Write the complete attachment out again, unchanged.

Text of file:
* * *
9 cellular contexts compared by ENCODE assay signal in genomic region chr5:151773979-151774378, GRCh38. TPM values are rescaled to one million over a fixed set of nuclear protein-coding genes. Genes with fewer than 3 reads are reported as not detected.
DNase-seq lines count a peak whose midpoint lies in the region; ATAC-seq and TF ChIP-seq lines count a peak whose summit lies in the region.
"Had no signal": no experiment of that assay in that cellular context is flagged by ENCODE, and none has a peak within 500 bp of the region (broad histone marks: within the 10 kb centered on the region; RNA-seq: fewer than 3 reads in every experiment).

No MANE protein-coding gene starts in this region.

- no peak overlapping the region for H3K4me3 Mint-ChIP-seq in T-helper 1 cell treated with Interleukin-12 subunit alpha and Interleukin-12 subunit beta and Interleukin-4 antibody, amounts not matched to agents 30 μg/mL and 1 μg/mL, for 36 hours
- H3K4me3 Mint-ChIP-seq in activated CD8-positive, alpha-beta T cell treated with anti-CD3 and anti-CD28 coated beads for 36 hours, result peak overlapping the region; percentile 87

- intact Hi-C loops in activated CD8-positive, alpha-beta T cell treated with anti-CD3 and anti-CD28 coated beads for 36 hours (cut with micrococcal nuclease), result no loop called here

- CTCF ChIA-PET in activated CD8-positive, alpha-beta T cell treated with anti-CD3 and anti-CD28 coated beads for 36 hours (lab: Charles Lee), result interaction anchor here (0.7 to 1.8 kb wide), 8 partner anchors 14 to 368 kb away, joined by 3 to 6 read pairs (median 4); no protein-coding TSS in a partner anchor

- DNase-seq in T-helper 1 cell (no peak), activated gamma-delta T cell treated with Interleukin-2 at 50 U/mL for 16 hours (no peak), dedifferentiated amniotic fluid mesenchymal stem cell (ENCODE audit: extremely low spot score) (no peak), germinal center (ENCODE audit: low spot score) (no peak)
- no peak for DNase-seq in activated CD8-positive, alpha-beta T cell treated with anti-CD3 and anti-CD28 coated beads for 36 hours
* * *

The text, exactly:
9 cellular contexts compared by ENCODE assay signal in genomic region chr5:151773979-151774378, GRCh38. TPM values are rescaled to one million over a fixed set of nuclear protein-coding genes. Genes with fewer than 3 reads are reported as not detected.
DNase-seq lines count a peak whose midpoint lies in the region; ATAC-seq and TF ChIP-seq lines count a peak whose summit lies in the region.
"Had no signal": no experiment of that assay in that cellular context is flagged by ENCODE, and none has a peak within 500 bp of the region (broad histone marks: within the 10 kb centered on the region; RNA-seq: fewer than 3 reads in every experiment).

No MANE protein-coding gene starts in this region.

- no peak overlapping the region for H3K4me3 Mint-ChIP-seq in T-helper 1 cell treated with Interleukin-12 subunit alpha and Interleukin-12 subunit beta and Interleukin-4 antibody, amounts not matched to agents 30 μg/mL and 1 μg/mL, for 36 hours
- H3K4me3 Mint-ChIP-seq in activated CD8-positive, alpha-beta T cell treated with anti-CD3 and anti-CD28 coated beads for 36 hours, result peak overlapping the region; percentile 87

- intact Hi-C loops in activated CD8-positive, alpha-beta T cell treated with anti-CD3 and anti-CD28 coated beads for 36 hours (cut with micrococcal nuclease), result no loop called here

- CTCF ChIA-PET in activated CD8-positive, alpha-beta T cell treated with anti-CD3 and anti-CD28 coated beads for 36 hours (lab: Charles Lee), result interaction anchor here (0.7 to 1.8 kb wide), 8 partner anchors 14 to 368 kb away, joined by 3 to 6 read pairs (median 4); no protein-coding TSS in a partner anchor

- DNase-seq in T-helper 1 cell (no peak), activated gamma-delta T cell treated with Interleukin-2 at 50 U/mL for 16 hours (no peak), dedifferentiated amniotic fluid mesenchymal stem cell (ENCODE audit: extremely low spot score) (no peak), germinal center (ENCODE audit: low spot score) (no peak)
- no peak for DNase-seq in activated CD8-positive, alpha-beta T cell treated with anti-CD3 and anti-CD28 coated beads for 36 hours